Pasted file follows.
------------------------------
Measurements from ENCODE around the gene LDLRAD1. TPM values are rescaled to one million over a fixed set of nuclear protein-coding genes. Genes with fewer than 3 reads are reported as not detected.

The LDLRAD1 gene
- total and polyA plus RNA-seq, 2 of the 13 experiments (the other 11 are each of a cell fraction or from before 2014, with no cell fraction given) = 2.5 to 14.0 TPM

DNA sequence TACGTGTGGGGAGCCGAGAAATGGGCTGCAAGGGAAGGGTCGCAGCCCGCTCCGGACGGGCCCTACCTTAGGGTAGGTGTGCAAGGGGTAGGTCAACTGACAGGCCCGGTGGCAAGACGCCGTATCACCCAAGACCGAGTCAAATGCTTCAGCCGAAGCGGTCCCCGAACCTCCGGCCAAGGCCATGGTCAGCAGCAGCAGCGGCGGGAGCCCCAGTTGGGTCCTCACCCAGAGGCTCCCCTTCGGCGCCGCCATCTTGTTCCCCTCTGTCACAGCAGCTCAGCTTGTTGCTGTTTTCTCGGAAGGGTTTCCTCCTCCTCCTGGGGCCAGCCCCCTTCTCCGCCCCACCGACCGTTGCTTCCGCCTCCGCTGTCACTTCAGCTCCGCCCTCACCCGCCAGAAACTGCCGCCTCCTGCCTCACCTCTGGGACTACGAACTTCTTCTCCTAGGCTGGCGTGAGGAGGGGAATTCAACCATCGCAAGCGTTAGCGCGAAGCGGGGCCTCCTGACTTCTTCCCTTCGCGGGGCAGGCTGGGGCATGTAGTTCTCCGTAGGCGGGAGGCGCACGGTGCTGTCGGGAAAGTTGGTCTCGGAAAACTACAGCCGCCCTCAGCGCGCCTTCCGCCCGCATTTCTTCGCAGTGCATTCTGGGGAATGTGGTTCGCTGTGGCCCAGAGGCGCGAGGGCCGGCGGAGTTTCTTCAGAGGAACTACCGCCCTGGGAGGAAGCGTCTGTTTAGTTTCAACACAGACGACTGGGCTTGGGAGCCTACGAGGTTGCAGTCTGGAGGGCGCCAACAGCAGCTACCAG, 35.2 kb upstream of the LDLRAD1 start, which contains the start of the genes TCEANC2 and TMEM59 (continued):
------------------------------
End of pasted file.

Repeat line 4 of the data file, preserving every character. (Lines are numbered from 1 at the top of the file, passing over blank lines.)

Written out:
DNA sequence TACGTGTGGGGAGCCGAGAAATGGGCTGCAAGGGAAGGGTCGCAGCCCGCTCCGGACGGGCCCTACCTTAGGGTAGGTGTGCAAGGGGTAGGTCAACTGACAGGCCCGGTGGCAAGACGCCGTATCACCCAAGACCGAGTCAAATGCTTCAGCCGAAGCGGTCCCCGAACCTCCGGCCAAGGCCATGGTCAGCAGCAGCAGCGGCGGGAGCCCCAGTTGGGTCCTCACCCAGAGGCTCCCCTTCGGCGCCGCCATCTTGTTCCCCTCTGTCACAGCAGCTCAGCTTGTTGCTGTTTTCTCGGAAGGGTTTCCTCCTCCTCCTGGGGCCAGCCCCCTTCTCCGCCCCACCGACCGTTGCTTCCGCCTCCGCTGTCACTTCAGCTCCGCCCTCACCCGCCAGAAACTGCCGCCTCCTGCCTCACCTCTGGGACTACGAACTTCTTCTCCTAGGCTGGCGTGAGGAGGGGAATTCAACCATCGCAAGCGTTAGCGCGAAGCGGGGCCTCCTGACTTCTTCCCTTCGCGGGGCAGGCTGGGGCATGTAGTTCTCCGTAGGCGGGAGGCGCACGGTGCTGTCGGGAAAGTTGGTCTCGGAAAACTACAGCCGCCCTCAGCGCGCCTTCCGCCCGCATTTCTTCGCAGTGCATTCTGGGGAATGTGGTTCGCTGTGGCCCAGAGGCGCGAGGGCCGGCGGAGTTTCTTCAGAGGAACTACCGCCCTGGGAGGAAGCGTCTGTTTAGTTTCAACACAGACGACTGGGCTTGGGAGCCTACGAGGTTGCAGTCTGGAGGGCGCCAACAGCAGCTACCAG, 35.2 kb upstream of the LDLRAD1 start, which contains the start of the genes TCEANC2 and TMEM59 (continued):